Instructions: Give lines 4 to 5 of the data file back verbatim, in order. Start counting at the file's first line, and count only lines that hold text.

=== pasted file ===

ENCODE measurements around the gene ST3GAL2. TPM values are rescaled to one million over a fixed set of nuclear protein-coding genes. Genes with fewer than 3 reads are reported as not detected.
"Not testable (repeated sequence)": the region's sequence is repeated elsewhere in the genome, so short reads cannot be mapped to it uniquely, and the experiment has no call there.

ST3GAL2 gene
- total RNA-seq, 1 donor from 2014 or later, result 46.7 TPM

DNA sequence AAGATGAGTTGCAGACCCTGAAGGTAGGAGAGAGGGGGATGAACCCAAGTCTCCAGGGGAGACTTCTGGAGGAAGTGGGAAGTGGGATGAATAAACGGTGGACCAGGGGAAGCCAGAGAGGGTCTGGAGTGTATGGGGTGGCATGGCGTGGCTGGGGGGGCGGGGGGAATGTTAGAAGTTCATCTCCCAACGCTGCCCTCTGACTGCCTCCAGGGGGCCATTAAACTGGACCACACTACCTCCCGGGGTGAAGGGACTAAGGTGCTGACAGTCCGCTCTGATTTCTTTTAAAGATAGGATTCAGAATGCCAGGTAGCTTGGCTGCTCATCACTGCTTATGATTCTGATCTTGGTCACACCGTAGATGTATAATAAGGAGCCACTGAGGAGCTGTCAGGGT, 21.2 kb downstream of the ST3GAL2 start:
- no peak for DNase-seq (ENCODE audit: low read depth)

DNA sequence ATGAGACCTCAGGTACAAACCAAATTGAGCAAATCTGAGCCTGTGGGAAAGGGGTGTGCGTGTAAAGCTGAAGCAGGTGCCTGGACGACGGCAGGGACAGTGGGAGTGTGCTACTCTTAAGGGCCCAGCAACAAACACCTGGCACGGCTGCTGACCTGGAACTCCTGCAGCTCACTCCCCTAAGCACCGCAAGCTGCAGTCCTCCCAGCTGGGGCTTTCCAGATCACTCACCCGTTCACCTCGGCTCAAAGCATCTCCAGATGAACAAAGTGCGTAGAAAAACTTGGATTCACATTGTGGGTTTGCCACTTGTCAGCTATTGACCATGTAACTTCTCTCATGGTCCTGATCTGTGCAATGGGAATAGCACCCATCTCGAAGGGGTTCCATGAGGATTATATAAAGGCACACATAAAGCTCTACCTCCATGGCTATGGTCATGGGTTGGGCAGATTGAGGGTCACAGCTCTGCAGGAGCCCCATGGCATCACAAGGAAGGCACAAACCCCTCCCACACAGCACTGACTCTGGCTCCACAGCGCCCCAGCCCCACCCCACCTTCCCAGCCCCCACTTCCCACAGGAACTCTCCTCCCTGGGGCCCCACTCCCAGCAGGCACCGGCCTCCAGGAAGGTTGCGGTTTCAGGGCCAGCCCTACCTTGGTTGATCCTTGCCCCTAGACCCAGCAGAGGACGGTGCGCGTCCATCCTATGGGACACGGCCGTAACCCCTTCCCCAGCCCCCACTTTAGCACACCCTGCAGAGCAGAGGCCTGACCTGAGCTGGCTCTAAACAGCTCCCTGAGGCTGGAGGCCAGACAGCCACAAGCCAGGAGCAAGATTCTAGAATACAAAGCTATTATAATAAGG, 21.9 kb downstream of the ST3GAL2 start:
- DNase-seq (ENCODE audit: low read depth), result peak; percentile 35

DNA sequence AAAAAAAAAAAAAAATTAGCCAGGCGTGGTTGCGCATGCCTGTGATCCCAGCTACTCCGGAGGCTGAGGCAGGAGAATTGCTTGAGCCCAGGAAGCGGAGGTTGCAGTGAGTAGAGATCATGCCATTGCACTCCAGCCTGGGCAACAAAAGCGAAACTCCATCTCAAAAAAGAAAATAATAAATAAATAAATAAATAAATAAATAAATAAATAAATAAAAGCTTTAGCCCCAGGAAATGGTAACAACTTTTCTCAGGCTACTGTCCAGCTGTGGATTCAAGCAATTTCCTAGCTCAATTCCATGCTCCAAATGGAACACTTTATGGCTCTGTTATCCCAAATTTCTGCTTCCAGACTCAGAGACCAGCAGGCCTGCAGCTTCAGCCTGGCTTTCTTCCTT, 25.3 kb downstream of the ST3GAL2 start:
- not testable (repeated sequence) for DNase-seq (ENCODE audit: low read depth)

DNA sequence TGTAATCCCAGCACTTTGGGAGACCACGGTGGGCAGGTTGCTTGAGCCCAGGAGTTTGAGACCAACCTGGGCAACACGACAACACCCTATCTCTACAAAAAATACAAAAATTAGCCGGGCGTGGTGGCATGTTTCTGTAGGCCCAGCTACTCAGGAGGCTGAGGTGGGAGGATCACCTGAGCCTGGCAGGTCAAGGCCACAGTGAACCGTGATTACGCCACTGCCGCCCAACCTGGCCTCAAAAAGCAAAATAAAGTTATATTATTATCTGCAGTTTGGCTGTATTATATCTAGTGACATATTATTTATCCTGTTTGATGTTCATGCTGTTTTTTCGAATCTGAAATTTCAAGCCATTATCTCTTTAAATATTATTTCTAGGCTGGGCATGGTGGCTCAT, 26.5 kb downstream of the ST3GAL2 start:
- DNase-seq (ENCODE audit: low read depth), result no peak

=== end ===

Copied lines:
- total RNA-seq, 1 donor from 2014 or later, result 46.7 TPM

DNA sequence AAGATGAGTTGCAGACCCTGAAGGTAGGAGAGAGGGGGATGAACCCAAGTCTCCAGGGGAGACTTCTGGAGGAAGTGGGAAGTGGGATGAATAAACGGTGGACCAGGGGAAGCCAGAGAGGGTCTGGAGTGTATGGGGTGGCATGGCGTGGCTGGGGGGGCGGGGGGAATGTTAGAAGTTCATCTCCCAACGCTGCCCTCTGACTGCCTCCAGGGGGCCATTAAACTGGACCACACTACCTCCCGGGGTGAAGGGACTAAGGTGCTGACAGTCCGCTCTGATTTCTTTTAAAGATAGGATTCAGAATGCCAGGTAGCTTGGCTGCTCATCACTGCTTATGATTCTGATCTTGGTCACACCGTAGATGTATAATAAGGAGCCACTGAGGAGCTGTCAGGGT, 21.2 kb downstream of the ST3GAL2 start: